The crucial step is clearly the one where we apply the distributivity property. Distributivity properties are very important, because they allow us to rewrite expressions in a way that prioritizes the function that has the most relevant properties. In the example above we could not simplify $\fapp{fib}{k}$ nor $\fapp{fib}{(n{\times}k)}$, but applying the distributivity property prioritised the $\nabla$ operator — and we know how to simplify $k{\nabla}(n{\times}k)$. Furthermore, in practice, distributivity properties reduce to simple syntactic manipulations, thus reducing the introduction of error and simplifying the verification of our arguments.

(Now that I think about it, perhaps it would be a good idea to write a note on distributivity properties, summarizing their importance and their relation with symbol dynamics.)

# Calculational proofs are usually direct

jd2718 asked in his blog if anyone knew a direct proof of the irrationality of $\sqrt{2}$. In this post I present a proof that, even if some don’t consider it direct, is a nice example of the effectiveness of calculational proof. But first, there are two concepts that need to be clarified: direct proof and irrational number.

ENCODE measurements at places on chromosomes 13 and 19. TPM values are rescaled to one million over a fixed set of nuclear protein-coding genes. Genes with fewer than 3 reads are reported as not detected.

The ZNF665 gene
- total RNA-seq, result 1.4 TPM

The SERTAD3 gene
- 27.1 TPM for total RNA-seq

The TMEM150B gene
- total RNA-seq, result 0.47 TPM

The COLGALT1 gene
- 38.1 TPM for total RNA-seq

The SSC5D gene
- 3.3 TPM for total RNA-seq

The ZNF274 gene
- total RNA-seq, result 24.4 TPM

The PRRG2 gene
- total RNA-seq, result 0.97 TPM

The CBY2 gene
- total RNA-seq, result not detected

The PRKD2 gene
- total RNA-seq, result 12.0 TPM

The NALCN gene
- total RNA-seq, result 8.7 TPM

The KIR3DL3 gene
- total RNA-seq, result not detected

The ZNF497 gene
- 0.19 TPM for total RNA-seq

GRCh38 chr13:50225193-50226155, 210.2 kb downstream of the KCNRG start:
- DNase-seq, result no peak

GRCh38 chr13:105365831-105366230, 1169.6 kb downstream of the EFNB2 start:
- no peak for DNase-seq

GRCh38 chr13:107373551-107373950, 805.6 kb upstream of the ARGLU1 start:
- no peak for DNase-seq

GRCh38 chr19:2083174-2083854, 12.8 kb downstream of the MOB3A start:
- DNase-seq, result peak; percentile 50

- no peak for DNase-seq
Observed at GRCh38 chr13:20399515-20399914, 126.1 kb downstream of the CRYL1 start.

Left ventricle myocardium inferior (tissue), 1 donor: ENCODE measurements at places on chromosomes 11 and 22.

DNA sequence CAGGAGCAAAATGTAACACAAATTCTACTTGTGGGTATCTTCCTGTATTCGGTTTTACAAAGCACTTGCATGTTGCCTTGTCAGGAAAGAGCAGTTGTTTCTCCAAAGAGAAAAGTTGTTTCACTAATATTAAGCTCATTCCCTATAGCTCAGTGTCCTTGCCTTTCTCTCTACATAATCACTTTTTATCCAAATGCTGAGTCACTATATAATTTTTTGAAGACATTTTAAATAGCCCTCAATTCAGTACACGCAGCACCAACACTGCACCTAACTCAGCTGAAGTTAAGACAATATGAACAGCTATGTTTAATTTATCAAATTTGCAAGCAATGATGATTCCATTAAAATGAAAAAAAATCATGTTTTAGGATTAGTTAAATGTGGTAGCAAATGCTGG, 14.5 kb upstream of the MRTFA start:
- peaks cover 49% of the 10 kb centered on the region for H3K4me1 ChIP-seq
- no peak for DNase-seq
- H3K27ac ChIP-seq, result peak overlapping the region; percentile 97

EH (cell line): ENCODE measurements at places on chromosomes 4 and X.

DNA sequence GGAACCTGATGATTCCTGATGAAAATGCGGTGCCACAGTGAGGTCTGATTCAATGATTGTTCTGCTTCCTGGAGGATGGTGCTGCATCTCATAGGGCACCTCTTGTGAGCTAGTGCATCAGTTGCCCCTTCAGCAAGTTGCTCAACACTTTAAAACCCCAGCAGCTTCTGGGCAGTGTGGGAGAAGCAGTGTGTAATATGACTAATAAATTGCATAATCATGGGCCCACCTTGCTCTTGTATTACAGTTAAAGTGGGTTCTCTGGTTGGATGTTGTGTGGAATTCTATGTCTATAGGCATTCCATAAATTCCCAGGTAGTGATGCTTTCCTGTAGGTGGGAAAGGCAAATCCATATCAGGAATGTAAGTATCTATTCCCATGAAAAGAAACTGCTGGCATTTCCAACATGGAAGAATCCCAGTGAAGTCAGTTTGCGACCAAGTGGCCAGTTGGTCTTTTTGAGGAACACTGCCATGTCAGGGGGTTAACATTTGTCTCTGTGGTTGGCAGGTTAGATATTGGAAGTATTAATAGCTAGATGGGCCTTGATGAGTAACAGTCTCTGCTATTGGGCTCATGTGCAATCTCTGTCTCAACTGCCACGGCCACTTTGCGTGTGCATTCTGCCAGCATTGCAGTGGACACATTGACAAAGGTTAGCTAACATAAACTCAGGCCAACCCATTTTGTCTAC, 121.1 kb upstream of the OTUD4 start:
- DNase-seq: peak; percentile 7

## Direct proofs

The concept of direct proof can vary slightly from person to person. For instance, Wikipedia defines it as:

In mathematics and logic, a direct proof is a way of showing the truth or falsehood of a given statement by a straightforward combination of established facts, usually existing lemmas and theorems, without making any further assumptions.